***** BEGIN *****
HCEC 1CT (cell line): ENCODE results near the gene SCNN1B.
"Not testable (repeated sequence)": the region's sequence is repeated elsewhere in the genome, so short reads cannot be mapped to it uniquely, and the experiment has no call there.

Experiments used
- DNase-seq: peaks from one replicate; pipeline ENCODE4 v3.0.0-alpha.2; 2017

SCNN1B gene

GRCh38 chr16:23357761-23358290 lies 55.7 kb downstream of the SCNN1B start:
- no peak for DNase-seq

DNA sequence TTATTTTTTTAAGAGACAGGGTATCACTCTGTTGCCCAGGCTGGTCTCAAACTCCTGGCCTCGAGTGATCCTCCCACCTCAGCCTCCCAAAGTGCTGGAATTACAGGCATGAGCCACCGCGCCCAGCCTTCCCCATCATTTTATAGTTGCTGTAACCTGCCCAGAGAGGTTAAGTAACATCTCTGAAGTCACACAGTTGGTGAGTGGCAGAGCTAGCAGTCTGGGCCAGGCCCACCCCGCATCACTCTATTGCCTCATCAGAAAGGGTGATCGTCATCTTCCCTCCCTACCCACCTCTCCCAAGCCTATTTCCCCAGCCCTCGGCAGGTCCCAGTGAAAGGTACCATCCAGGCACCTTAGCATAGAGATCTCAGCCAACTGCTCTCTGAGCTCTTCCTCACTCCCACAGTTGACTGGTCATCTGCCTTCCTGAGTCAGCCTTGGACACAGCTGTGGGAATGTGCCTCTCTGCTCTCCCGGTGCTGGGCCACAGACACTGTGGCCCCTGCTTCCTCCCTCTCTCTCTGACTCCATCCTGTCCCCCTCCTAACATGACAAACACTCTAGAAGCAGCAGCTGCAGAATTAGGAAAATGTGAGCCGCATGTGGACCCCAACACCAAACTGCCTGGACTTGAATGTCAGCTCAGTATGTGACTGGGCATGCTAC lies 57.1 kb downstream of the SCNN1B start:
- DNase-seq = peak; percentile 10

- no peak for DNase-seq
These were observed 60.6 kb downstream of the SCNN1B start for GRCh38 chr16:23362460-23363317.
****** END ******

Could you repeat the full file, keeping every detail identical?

HCEC 1CT (cell line): ENCODE results near the gene SCNN1B.
"Not testable (repeated sequence)": the region's sequence is repeated elsewhere in the genome, so short reads cannot be mapped to it uniquely, and the experiment has no call there.

Experiments used
- DNase-seq: peaks from one replicate; pipeline ENCODE4 v3.0.0-alpha.2; 2017

SCNN1B gene

GRCh38 chr16:23357761-23358290 lies 55.7 kb downstream of the SCNN1B start:
- no peak for DNase-seq

DNA sequence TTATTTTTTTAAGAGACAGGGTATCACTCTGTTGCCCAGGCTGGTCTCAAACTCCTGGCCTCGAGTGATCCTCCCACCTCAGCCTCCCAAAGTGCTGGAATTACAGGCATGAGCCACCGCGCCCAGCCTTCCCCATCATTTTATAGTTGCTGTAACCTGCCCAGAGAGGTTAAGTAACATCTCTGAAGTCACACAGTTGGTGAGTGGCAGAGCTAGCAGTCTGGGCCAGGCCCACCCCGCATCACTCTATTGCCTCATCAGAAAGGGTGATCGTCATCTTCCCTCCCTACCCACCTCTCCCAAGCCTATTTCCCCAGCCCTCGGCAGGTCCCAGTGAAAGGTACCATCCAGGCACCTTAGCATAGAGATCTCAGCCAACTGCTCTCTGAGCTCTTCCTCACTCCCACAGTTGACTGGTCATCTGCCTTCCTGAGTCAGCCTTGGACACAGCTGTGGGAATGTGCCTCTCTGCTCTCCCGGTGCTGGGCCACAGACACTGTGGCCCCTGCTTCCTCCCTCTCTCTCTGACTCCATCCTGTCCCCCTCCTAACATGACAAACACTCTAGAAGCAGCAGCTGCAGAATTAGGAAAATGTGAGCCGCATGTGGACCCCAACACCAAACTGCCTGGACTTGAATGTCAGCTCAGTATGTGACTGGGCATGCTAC lies 57.1 kb downstream of the SCNN1B start:
- DNase-seq = peak; percentile 10

- no peak for DNase-seq
These were observed 60.6 kb downstream of the SCNN1B start for GRCh38 chr16:23362460-23363317.